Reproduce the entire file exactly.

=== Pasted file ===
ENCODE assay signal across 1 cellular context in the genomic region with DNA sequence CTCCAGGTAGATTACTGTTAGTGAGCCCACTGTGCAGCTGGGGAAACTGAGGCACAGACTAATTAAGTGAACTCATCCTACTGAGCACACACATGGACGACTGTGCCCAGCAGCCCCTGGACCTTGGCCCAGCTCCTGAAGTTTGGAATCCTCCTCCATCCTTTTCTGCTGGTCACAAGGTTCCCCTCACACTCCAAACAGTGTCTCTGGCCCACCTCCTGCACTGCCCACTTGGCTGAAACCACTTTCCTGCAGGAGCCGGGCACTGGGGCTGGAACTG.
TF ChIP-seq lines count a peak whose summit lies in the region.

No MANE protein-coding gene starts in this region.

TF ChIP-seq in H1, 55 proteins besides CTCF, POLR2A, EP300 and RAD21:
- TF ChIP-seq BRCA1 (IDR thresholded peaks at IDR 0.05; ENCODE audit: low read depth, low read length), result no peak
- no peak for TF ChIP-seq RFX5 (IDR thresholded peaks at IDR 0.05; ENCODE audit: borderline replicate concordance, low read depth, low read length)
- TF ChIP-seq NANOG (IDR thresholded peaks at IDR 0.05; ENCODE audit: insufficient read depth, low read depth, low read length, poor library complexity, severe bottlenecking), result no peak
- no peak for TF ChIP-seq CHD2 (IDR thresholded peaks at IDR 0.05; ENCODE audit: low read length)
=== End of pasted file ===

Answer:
ENCODE assay signal across 1 cellular context in the genomic region with DNA sequence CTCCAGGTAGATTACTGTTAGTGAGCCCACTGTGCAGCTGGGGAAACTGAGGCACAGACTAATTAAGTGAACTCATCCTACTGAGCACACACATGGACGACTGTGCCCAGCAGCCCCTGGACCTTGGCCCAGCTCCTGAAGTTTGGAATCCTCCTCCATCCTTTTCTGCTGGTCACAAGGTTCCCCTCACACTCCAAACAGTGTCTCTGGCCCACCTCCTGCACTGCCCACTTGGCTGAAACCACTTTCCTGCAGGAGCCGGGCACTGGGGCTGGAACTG.
TF ChIP-seq lines count a peak whose summit lies in the region.

No MANE protein-coding gene starts in this region.

TF ChIP-seq in H1, 55 proteins besides CTCF, POLR2A, EP300 and RAD21:
- TF ChIP-seq BRCA1 (IDR thresholded peaks at IDR 0.05; ENCODE audit: low read depth, low read length), result no peak
- no peak for TF ChIP-seq RFX5 (IDR thresholded peaks at IDR 0.05; ENCODE audit: borderline replicate concordance, low read depth, low read length)
- TF ChIP-seq NANOG (IDR thresholded peaks at IDR 0.05; ENCODE audit: insufficient read depth, low read depth, low read length, poor library complexity, severe bottlenecking), result no peak
- no peak for TF ChIP-seq CHD2 (IDR thresholded peaks at IDR 0.05; ENCODE audit: low read length)